How to Make Perfectly Creamy Homemade Ice Cream

Reader Contribution by Jacqueline Wilt, R.N. and C.E.M.T.
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Summer is here, the Fourth of July is almost upon us, and nothing says summer and the Fourth like ice cream! Even better is homemade ice cream! I fondly remember summers past of family gatherings, picnics, barbecues, and the much-anticipated meal-finale of homemade ice cream.

We had an electric ice cream maker, the kind that has the bucket-like container cradling a metal container inside, with a motor on top that made a distinct, loud, whirring noise. The ice cream was placed in the metal container, the metal container was placed inside the bucket, the bucket was filled with ice and salt, the motor whirred on top and in an hour or so … ice cream! It was magic!

The only complaint I had with homemade ice cream was the texture. It always seemed to be too soft and grainy. I always believed it was just because it was homemade, and that the commercially produced products had some secret ingredient or massive machine-produced process that made store-bought ice cream seem so much, well … better.

However, now I know this is not the case. I have learned how to make the most incredible, creamy, better-than-store-bought ice cream; with no artificial or weird ingredients! And it is a relatively simple process! Here’s how:

The secret to creamy ice cream is a process of the way the ice cream mixture is made and how it is frozen. First, the mixture should be heated at some point during the making. This helps to concentrate the proteins in the mixture, which reduces the size of ice crystal formation. The grainy texture of many homemade ice creams is due to trapped water freezing into larger ice crystals.  

After heating, the ice cream mixture should be cooled to at least room temperature. This prevents trapping excess water in the mix, which can also contribute to larger ice crystal formation and that grainy texture.

The second secret is how the ice cream is frozen. First, before making your ice cream, place the metal inner bowl and the dasher in the freezer.

This way, any heat from the bowl and dasher is not transferred to the ice cream, which could contribute to ice crystal formation.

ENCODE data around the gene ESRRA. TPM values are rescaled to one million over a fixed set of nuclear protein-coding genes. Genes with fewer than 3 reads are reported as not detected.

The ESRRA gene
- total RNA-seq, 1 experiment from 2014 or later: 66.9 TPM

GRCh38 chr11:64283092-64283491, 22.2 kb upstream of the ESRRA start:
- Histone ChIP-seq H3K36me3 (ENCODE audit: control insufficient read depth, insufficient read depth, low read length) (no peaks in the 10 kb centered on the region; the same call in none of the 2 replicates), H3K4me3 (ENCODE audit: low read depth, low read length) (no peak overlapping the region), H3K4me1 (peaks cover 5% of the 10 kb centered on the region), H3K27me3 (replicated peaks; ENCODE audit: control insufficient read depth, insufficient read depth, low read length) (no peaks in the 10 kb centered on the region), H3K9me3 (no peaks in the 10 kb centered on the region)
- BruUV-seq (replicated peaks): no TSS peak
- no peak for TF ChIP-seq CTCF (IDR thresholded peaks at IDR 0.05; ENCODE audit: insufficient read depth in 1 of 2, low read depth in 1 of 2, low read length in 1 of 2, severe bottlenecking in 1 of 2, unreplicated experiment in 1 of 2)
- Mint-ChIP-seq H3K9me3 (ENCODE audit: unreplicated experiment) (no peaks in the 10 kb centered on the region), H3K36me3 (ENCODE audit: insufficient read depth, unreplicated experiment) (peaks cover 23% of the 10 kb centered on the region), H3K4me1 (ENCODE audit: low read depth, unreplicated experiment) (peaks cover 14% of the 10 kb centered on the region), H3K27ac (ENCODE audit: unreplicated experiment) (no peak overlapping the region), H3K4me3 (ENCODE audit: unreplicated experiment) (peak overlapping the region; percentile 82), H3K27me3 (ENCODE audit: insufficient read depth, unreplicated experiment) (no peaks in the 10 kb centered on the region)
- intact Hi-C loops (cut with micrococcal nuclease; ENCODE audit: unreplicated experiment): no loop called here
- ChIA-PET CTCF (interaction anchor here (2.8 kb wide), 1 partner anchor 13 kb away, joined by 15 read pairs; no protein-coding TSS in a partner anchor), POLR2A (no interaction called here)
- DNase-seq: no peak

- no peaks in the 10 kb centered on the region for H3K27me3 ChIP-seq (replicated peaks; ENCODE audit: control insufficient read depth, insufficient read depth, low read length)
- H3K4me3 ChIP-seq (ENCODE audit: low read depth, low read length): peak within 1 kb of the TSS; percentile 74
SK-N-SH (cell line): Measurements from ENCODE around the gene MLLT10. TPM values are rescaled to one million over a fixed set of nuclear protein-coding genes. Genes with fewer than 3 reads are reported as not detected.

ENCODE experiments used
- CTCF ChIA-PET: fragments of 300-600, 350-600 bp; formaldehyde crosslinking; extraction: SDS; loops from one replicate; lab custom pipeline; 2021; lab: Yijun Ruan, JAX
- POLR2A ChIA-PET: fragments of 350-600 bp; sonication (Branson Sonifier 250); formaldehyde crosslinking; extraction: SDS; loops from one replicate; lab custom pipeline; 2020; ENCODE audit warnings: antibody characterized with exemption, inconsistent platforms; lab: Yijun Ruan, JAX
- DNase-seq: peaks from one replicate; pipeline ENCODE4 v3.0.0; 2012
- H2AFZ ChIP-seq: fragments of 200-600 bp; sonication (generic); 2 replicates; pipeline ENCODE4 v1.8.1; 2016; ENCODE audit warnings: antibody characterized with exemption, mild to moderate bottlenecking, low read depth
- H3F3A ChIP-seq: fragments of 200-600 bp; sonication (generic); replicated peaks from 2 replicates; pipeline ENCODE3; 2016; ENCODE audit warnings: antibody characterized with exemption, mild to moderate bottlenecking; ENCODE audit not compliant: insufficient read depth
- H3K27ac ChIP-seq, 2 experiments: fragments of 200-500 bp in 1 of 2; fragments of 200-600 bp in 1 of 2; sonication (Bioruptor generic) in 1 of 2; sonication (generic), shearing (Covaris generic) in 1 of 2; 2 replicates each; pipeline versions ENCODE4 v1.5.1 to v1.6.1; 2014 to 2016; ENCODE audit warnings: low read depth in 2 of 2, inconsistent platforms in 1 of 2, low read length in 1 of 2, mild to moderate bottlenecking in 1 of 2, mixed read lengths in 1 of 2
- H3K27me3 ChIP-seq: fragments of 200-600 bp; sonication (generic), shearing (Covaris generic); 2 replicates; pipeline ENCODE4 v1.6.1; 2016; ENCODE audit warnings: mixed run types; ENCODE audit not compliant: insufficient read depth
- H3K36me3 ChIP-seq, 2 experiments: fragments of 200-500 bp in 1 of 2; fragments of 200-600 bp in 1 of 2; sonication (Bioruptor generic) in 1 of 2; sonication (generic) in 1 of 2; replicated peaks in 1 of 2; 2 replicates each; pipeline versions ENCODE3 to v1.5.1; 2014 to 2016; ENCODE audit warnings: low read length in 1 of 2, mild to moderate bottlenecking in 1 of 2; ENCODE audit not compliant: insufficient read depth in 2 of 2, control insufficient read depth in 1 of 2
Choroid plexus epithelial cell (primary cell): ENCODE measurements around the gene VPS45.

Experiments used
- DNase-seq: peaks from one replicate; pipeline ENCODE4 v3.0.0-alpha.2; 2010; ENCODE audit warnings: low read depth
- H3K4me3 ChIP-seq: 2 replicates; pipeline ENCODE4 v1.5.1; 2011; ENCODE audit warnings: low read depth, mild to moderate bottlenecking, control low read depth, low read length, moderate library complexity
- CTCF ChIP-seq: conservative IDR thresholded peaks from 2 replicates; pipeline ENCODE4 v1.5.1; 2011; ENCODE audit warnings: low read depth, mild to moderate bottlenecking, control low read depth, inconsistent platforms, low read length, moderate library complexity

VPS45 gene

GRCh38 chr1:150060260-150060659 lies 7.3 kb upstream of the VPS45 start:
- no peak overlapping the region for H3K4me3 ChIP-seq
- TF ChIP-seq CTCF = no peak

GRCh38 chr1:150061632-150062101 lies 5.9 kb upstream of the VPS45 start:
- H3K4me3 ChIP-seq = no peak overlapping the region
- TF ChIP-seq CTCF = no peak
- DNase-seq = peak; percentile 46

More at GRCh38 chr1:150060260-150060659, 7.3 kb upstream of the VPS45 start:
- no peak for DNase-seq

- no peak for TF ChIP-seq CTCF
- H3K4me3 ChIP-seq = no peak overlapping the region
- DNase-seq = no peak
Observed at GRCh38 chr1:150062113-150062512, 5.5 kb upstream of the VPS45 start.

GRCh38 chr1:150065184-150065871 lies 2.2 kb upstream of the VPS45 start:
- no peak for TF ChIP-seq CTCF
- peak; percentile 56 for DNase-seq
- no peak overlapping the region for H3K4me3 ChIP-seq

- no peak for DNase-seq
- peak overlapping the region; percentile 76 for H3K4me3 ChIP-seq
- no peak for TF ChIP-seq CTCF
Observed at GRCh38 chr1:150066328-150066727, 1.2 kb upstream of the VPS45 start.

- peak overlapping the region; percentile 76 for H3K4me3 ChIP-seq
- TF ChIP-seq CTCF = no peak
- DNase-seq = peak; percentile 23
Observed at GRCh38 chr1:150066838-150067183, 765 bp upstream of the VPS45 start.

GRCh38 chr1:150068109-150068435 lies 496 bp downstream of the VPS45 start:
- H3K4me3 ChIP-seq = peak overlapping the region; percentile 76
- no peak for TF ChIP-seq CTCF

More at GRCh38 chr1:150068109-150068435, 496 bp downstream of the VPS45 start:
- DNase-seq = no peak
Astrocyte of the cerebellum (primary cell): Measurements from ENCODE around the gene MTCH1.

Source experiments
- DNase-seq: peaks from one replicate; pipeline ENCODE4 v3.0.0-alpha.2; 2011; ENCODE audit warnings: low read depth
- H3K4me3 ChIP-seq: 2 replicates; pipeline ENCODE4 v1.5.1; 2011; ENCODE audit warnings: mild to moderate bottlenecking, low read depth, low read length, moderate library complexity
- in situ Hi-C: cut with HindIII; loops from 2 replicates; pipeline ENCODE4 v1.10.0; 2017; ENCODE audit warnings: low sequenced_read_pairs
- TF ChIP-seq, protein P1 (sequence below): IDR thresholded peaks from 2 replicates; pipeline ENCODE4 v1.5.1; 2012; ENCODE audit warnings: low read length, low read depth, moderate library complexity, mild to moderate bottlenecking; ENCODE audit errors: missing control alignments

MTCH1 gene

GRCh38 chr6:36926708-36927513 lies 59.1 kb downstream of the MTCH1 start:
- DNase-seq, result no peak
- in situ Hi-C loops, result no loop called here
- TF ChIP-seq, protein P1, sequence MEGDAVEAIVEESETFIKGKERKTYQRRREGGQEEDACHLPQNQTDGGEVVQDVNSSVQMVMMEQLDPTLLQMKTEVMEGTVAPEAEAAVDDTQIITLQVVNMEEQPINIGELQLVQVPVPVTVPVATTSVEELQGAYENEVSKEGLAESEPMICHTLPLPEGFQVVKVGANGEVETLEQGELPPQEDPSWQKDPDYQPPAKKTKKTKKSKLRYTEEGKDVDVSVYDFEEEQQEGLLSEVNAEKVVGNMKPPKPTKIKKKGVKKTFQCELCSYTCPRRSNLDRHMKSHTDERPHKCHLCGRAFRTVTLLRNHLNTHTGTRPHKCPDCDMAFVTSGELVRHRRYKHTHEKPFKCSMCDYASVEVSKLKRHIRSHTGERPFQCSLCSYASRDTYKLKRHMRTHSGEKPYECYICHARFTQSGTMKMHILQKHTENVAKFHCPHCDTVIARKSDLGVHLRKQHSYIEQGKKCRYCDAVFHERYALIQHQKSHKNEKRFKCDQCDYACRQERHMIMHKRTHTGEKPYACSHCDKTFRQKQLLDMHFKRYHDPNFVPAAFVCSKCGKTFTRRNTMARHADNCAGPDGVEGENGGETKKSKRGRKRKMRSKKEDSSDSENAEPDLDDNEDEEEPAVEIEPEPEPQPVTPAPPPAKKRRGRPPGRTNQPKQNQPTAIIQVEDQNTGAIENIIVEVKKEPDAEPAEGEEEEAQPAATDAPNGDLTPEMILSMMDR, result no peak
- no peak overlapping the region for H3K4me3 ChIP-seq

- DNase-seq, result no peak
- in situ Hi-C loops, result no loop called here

So, without further delay, I will share my recipe for fabulous, creamy homemade ice cream! The basic ice cream recipe is from an old Farm Journal Cookbook, and the standard flavor is vanilla. I am including two flavor variations I recently made that turned out to be absolutely fabulous: Brown Bread (an old-fashioned favorite) and Mint Chocolate Chip (Kate’s favorite).

Basic Ice Cream

2 quarts heavy whipping cream, divided
1  1/2 cups sugar
4 eggs, beaten
1/2 cup sweetened condensed milk
2 cups milk
2 to 3 teaspoons all-natural vanilla (to taste) – reduce or omit when making other flavors

Mix eggs, sweetened condensed milk, vanilla, and milk in a large bowl. Set aside.

Combine sugar and 2 cups cream in a large double boiler over medium heat. Stir constantly. Heat through, for about 5 minutes, or until the mixture is 176 F; when the mixture just coats the back of a spoon, it is done. Slowly add the rest of the cream to the hot mixture. Once incorporated, add this mixture to the egg and milk mixture, stirring constantly. Cool mixture to room temperature or below. (If you wish to make a different flavor, this is the point at which to add other flavorings or additions.)

Slowly pour mixture into cold ice-cream mixer bowl. Place dasher in and secure lid. Place inside ice cream mixer bucket. Fill the chamber space between mixer bowl and mixer bucket with ice. Pour ice-cream making salt (rock salt) on top of the ice. Place motor on top of machine and start. Monitor ice and salt and add more as needed, keeping ice (not ice water) in container at all times. Continue to churn ice cream until frozen. The faster the mixture freezes, the creamier it will be. Once the ice cream is frozen as much as the mixer will allow (mine stopped when it couldn’t mix anymore due to the frozen ice cream becoming too hard for it to turn the dasher, and it only took about 15 to 20 minutes), remove the lid, remove the dasher, replace the lid, and place the metal container in the freezer as soon as possible to continue freezing (unless you are going to eat it right away!).

 To make Brown Bread flavor:

1/3 cup bread crumbs (whole wheat, or some other “brown bread”)
1 tablespoon butter
2 tablespoons brown sugar
1 to 2 tablespoons Bourbon, to taste (optional)

For the bread crumbs, set two pieces of whole wheat bread out on the counter for a day to dry, or place in a warm oven to dry them out faster. Process in food processor until no large pieces remain.

In a saucepan, melt the butter over medium heat until it is browned. Add bread crumbs and brown sugar. Cook just a few minutes until bread is lightly browned, the sugar is melted, and the mixture thickens just a bit.

This only takes a few minutes. If you burn it, never fear. It still tastes great. (I know from experience!)

Add to ice cream mixture, and then stir in Bourbon, if desired. Pour into ice cream mixing bowl and churn as previously instructed. Enjoy!

To make Mint Chocolate Chip flavor:

2 or 3 squares semi-sweet baking or organic chocolate (about 3 ounces), chopped fine
2 to 3 teaspoons all-natural mint extract – NOT artificial mint flavoring! (to taste)

Add the above ingredients to ice cream mixture, stir to incorporate well. Pour into ice cream mixer bowl and churn as previously instructed.

Try adding any of your favorite flavors and let me know which ones are your favorites! Happy summer!

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